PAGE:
Here’s the irony in all this: the folks pulling their support and the Baptist machine that feeds them are actually the ones who should be bid “farewell” (Christian code-word for having left orthodox Christianity). Any time your theology causes you to leave hungry children with empty bellies or sick children without medicine, it has ceased to be orthodox theology. And you can quote me on that one.

At any rate, I hope by now you’re as pissed off as I am, but this this is where I flip the article around on you.

Conservative Christians appear to be abandoning these children in droves, and someone needs to stand in the gap and do the right thing. Enter you (and me), stage left.

When I wrote an article about poverty a few weeks ago, 73,400 of you shared it on social media. It’s time to see if we just enjoy posting about Christian hypocrisy, or if we’re actually serious about being the hands and feet of Jesus.

Sponsoring a child through World Vision costs an astounding $35 bucks a month– that’s basically what it costs to get a single drink at Starbucks (seriously, Sbux is EXPENSIVE). For your $35, World Vision provides things like clean water, healthcare, education, food, child protection, and economic development. When you sponsor a child, you’ll have the opportunity to get to know them, exchange letters and pictures, and actually be a part of their life albeit from a distance. Sponsoring a child as a beautiful and engaging experience. And it’s only $35 bucks a month.

So the question becomes: do we believe in this stuff enough to put our money where our mouth is? If you believe that World Vision is doing great work around the world and that their policy changes is a good Christ-like example, and if you believe that it’s disgusting that so many Christians are leaving their children high and dry over the issue, are you willing to step in with your $35 and say “I am outraged enough to take action”? Please, join me. As soon as I publish this piece, I’m going straight to the World Vision website, and that $35 a month is coming straight off the top of my royalty checks.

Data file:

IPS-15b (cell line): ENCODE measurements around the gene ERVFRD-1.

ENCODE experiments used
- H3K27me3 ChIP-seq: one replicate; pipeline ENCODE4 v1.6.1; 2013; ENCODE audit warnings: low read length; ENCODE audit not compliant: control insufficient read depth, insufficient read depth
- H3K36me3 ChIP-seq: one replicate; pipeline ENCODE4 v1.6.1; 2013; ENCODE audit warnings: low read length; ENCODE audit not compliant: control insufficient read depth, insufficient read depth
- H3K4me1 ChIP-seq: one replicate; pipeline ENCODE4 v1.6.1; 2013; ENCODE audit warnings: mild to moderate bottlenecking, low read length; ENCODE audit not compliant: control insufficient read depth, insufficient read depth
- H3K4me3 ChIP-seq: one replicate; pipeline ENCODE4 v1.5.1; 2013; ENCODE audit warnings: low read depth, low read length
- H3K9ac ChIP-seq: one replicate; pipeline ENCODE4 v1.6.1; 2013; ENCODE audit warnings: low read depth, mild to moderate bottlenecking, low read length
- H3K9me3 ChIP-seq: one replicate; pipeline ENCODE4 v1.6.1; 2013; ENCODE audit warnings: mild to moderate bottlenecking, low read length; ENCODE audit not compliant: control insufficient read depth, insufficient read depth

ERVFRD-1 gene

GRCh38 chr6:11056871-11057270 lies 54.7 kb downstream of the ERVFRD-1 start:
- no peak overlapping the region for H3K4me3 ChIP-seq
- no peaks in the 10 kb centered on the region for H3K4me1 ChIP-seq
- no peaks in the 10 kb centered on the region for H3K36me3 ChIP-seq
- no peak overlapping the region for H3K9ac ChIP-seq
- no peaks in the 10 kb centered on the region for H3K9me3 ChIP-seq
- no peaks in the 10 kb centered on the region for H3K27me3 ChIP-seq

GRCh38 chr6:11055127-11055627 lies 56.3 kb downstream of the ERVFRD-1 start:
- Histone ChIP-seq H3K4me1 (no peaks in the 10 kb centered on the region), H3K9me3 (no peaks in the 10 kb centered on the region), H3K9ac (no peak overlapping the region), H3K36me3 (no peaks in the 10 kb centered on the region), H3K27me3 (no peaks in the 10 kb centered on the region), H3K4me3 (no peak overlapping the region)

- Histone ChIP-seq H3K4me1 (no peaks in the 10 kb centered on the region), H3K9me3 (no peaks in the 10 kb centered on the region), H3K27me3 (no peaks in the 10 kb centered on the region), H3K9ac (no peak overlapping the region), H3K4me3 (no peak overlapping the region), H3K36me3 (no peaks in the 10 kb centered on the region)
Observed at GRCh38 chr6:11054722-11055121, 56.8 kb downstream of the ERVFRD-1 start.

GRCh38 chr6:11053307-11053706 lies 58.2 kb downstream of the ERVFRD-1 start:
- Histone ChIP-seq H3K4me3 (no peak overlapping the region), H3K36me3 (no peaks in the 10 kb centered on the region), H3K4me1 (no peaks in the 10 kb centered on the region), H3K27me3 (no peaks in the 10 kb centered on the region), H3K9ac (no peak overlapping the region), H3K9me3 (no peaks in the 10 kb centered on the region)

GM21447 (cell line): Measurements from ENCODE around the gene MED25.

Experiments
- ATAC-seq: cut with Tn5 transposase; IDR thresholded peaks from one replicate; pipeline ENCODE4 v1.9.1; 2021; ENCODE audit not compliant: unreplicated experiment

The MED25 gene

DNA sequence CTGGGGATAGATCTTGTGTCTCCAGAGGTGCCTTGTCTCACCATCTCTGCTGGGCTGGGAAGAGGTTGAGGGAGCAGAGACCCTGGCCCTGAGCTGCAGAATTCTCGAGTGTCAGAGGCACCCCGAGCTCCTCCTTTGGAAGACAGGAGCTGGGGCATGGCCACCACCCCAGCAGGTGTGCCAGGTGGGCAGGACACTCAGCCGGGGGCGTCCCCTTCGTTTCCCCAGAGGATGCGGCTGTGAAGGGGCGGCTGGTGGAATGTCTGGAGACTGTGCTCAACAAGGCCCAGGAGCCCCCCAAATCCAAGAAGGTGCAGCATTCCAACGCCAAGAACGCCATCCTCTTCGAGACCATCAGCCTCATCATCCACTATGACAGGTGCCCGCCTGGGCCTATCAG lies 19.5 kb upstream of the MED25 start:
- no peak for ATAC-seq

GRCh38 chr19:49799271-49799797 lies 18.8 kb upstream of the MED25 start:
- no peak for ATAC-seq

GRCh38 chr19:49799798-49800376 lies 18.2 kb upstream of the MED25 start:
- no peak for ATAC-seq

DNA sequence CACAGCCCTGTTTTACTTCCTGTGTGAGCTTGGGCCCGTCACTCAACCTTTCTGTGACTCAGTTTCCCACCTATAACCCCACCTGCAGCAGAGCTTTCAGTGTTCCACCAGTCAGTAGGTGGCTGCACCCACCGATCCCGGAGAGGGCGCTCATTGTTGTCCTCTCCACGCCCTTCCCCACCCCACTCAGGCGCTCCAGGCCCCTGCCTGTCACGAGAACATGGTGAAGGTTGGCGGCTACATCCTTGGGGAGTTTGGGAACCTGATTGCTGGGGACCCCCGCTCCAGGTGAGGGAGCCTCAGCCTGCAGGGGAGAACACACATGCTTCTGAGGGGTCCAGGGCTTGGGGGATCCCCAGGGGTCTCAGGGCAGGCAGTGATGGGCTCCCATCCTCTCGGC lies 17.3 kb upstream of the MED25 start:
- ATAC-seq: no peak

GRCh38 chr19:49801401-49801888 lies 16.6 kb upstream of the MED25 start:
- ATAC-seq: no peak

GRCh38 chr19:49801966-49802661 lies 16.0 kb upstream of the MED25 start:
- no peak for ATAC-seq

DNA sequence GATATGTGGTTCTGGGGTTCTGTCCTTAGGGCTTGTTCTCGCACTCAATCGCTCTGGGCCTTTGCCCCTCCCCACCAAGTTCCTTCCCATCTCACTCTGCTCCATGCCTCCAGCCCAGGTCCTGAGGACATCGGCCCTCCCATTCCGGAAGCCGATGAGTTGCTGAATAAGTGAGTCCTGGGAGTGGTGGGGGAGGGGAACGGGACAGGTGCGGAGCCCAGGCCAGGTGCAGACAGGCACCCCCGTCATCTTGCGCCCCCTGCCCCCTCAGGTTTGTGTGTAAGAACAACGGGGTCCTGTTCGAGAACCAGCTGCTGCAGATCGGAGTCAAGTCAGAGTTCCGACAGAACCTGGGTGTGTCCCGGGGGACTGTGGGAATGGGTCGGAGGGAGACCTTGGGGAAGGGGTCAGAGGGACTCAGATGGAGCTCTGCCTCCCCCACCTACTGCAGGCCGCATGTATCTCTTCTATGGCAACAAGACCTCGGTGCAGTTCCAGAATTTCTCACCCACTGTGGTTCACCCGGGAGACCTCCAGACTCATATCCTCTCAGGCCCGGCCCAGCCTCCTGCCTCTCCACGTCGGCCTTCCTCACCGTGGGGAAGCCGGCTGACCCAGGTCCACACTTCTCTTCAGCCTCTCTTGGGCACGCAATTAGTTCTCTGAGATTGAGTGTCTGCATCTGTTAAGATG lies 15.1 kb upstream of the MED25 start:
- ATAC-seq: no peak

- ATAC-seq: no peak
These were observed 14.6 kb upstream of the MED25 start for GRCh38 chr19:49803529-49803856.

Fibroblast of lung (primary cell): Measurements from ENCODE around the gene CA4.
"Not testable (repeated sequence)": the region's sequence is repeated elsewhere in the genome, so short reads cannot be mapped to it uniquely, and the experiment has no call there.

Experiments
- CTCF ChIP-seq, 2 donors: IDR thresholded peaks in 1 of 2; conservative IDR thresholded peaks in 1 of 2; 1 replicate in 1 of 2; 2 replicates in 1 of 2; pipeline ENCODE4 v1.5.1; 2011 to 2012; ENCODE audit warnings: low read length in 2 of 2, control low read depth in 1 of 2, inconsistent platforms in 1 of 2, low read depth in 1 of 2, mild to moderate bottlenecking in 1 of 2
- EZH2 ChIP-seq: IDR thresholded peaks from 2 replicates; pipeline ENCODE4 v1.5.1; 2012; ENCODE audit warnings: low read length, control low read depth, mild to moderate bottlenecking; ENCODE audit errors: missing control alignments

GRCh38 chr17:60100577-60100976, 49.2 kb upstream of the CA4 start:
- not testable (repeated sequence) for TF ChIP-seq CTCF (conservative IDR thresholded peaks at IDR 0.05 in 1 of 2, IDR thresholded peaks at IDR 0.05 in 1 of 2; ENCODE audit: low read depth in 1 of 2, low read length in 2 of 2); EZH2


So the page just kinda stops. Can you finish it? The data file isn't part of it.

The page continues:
But, I’m just one person– I need you to join me. I need you to stand in the gap with me and so many other Christians who refuse to allow children to be exploited because some of us refuse to be reasonable on the issue of same sex marriage. Don’t leave me hanging on this one, let’s do this together and watch our sponsored children grow together. I want to hear how it changes you, and changes your sponsored child– and I’ll be inviting all of you along for the ride with the new child I sponsor so that we can all walk this road together.

If you sponsor a child today, please say so in the comments section so that we can encourage more people to follow suit. Please share this piece on social medial and encourage others to sponsor a child today so that we can get a movement going to make up for all the folks pulling support. We can make up this difference if we all work together. Let’s get those sponsorships rolling in! Just click the image below to sponsor your child:

* Update ** My family just sponsored a child through the World Vision website! Her name is Jacquis and she is from the Democratic Republic of Congo. We’re excited to support her, and to be part of her life. Please join us– sponsoring a child takes less than five minutes when you go to the website!

About Benjamin L. Corey

Benjamin L. Corey, is an Anabaptist author, speaker, and blogger. His first book, Undiluted: Rediscovering the Radical Message of Jesus (Release date, August 2014), tells the story of his journey out of lifeless religion and into a fresh expression of Christianity. He is also a contributor for Sojourners, Red Letter Christians, Evangelicals for Social Action, Mennonite World Review, has been a guest on Huffington Post Live, and is one of the CANA Initiators. Ben is also a syndicated author for MennoNerds, a collective of Mennonite and Anabaptist writers. He is a two-time graduate of Gordon-Conwell Theological Seminary (Theology & Missiology), is currently a Doctor of Missiology/Intercultural Studies student at Fuller Seminary, and is a member of the Phi Alpha Chi Honors Society for biblical scholars. Ben lives in Auburn, Maine with his wife Tracy and his daughter Johanna.

You can also follow him on Facebook and Twitter.


CLOSE | X

HIDE | X